Carbonation by fluid--rock interactions at high-pressure conditions: implications for carbon cycling in subduction zones

Piccoli, Francesca; Brovarone, Alberto Vitale; Beyssac, Olivier; Martinez, Isabelle; Ague, Jay J; Chaduteau, Carine (2016). Carbonation by fluid--rock interactions at high-pressure conditions: implications for carbon cycling in subduction zones. Earth and planetary science letters, 445, pp. 146-159. Elsevier 10.1016/j.epsl.2016.03.045

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Carbonate-bearing lithologies are the main carbon carrier into subduction zones. Their evolution during metamorphism largely controls the fate of carbon, regulating its fluxes between shallow and deep reservoirs. Recent estimates predict that almost all subducted carbon is transferred into the crust and lithospheric mantle during subduction metamorphism via decarbonation and dissolution reactions at high-pressure conditions. Here we report the occurrence of eclogite-facies marbles associated with metasomatic systems in Alpine Corsica (France). The occurrence of these marbles along major fluid-conduits as well as textural, geochemical and isotopic data indicating fluid–mineral reactions are compelling evidence for the precipitation of these carbonate-rich assemblages from carbonic fluids during metamorphism. The discovery of metasomatic marbles brings new insights into the fate of carbonic fluids formed in subducting slabs. We infer that rock carbonation can occur at high-pressure conditions by either vein-injection or chemical replacement mechanisms. This indicates that carbonic fluids produced by decarbonation reactions and carbonate dissolution may not be directly transferred to the mantle wedge, but can interact with slab and mantle-forming rocks. Rock-carbonation by fluid–rock interactions may have an important impact on the residence time of carbon and oxygen in subduction zones and lithospheric mantle reservoirs as well as carbonate isotopic signatures in subduction zones. Furthermore, carbonation may modulate the emission of CO2 at volcanic arcs over geological time scales.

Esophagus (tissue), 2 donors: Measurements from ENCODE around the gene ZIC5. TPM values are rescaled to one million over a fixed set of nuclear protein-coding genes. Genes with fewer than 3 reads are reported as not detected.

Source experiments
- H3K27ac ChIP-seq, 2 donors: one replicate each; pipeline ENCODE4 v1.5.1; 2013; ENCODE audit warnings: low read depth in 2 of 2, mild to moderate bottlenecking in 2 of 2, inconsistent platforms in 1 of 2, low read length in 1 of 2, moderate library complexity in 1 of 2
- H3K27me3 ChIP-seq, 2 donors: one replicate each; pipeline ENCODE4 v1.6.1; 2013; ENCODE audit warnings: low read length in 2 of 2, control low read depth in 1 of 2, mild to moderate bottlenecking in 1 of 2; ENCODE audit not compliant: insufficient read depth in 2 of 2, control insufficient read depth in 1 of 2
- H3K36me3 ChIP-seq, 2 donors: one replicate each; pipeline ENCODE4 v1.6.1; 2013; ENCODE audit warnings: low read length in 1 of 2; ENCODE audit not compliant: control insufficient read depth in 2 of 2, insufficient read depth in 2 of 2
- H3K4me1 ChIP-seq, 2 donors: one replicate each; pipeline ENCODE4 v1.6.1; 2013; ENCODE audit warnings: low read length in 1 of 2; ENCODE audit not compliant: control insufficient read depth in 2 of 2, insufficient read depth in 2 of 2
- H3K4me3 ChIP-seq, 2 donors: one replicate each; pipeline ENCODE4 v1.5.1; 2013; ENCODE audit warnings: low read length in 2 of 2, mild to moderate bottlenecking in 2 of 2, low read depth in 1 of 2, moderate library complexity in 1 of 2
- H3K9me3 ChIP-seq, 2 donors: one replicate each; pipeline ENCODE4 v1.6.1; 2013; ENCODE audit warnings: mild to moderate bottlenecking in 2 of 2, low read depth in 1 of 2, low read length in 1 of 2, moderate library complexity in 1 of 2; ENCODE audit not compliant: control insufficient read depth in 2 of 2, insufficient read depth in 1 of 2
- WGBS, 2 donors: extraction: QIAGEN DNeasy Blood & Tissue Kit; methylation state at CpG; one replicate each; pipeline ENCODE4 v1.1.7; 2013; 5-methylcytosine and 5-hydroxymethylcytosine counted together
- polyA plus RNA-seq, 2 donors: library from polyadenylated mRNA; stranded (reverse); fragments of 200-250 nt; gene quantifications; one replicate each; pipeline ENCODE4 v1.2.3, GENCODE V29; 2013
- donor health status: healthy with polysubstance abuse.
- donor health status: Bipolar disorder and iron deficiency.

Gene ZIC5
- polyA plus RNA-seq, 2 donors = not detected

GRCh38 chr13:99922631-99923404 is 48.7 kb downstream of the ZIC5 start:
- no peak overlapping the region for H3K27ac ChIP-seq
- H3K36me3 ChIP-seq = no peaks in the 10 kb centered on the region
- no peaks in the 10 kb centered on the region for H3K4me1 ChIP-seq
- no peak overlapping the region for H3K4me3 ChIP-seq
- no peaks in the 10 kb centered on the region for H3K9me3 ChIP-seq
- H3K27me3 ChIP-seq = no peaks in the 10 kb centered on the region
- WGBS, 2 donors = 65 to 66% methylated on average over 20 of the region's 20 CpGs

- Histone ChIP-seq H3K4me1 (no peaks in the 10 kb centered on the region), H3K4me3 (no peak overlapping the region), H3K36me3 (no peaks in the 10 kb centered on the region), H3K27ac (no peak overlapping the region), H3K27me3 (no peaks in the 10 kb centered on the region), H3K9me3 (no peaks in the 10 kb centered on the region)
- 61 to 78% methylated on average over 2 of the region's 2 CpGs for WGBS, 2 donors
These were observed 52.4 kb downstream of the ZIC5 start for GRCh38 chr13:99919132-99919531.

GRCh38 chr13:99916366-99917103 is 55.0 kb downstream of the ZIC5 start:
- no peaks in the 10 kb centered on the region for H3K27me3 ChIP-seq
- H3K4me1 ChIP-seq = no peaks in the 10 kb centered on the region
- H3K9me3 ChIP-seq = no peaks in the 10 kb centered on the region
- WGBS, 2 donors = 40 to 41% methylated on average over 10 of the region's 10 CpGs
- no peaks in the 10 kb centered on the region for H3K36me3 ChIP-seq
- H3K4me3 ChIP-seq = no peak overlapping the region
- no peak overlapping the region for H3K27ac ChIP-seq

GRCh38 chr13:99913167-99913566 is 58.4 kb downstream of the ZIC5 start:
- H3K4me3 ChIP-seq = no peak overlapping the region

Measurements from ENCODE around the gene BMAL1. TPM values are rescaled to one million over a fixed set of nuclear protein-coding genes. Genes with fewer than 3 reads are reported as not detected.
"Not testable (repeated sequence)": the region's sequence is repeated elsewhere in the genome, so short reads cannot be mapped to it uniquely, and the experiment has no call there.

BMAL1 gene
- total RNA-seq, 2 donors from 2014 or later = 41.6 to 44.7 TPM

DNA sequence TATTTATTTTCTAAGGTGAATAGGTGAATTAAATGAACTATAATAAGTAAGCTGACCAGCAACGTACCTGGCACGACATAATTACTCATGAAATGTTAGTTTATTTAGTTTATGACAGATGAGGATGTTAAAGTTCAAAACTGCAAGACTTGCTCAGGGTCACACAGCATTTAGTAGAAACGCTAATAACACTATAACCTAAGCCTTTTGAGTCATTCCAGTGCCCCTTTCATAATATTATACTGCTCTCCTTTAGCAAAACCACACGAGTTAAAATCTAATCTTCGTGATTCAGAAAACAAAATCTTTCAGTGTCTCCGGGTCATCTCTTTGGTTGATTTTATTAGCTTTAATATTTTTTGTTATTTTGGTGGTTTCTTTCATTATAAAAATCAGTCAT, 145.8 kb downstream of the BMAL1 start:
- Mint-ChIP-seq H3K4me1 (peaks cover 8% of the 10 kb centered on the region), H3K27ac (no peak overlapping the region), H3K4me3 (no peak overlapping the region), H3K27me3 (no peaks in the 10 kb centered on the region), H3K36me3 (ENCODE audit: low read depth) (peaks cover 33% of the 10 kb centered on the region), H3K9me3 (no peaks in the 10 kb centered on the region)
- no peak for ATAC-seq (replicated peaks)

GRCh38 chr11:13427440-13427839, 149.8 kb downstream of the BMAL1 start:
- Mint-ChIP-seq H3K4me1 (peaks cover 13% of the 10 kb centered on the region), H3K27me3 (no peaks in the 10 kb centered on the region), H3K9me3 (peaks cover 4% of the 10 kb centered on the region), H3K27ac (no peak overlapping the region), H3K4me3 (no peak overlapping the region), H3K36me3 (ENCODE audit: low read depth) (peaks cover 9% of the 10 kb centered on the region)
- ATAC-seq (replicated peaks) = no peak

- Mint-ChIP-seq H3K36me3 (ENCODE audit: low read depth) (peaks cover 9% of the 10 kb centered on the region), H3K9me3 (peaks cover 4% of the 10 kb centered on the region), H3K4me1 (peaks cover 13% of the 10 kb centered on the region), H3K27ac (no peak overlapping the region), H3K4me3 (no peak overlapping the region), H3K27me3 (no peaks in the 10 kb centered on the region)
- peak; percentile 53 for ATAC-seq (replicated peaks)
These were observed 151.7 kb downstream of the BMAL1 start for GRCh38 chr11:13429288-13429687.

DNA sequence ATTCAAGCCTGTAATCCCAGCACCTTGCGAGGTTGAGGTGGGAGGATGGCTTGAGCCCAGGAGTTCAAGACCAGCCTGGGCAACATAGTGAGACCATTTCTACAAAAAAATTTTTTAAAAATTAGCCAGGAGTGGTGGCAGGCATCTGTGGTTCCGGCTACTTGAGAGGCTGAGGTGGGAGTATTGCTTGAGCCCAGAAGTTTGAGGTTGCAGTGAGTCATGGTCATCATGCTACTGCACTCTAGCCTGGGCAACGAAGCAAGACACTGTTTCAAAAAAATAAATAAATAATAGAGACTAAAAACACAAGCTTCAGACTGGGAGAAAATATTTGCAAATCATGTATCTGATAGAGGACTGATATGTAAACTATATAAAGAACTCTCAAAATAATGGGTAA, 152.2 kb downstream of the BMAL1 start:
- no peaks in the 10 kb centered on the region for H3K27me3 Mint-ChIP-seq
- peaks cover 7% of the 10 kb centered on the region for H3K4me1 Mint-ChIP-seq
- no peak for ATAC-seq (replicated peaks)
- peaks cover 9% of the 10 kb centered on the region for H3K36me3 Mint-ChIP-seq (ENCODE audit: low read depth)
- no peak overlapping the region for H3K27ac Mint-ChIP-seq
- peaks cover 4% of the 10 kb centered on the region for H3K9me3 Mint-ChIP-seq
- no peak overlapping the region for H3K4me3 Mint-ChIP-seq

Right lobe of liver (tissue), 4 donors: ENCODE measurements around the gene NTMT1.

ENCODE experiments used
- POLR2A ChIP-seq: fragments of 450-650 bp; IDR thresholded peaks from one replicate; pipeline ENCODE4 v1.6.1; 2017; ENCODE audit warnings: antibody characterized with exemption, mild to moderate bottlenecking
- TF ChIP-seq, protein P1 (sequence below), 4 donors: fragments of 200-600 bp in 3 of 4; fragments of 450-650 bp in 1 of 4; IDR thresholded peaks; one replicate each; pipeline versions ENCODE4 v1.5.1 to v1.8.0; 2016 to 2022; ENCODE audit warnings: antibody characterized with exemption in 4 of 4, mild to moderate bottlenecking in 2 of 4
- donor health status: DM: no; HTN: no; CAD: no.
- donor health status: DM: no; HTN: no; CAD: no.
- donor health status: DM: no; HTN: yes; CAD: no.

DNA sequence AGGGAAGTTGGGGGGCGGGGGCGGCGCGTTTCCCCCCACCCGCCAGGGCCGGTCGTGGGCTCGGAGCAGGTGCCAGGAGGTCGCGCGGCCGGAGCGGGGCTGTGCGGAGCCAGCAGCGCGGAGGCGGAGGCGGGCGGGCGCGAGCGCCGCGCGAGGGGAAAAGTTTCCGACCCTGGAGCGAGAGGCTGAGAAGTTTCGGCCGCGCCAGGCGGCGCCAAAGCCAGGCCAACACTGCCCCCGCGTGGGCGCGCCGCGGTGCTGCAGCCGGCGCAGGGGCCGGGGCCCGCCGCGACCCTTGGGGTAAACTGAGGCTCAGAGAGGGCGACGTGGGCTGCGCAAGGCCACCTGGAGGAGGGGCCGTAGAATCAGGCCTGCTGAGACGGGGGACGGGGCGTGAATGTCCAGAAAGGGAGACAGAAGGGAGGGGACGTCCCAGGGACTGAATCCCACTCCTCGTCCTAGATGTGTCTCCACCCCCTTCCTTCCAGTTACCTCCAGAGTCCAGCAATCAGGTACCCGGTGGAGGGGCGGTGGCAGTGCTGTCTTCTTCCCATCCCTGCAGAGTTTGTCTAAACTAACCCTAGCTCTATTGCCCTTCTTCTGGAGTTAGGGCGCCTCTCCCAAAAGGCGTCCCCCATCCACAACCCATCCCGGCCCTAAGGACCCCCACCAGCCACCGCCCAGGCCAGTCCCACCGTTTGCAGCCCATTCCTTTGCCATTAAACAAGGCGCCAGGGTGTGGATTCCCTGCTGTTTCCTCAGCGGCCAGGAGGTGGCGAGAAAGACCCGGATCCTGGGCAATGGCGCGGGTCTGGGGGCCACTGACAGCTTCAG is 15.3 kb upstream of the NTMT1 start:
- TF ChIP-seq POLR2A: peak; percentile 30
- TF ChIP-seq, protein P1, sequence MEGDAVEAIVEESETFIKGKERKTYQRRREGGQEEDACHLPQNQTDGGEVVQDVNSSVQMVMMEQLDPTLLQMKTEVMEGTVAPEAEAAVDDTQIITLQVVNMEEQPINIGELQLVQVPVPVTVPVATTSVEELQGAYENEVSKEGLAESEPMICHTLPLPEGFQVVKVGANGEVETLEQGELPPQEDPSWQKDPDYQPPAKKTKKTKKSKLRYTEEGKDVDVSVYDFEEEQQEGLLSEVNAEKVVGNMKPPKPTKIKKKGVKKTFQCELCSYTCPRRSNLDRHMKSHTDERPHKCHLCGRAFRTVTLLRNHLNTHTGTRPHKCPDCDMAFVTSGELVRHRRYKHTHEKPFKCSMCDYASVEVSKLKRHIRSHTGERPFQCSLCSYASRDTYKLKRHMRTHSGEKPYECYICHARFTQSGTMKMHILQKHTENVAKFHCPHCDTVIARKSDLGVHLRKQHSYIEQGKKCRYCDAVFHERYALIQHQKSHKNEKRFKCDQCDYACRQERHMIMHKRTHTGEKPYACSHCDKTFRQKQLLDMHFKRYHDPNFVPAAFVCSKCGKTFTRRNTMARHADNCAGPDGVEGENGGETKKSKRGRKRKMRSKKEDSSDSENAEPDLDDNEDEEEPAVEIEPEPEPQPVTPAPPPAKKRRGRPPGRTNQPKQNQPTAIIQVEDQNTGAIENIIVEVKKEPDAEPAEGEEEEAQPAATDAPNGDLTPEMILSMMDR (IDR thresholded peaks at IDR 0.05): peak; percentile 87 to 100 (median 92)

Item Type:

Journal Article (Original Article)

Division/Institute:

08 Faculty of Science > Institute of Geological Sciences
08 Faculty of Science > Institute of Geological Sciences > Rock-Water Interaction

UniBE Contributor:

Piccoli, Francesca

Subjects:

500 Science > 550 Earth sciences & geology

ISSN:

0012-821X

Publisher:

Elsevier

Language:

English

Submitter:

Francesca Piccoli

Date Deposited:

11 Jun 2020 16:10

Last Modified:

11 Jun 2020 16:20

Publisher DOI:

10.1016/j.epsl.2016.03.045

BORIS DOI:

10.7892/boris.144414

URI:

https://boris.unibe.ch/id/eprint/144414

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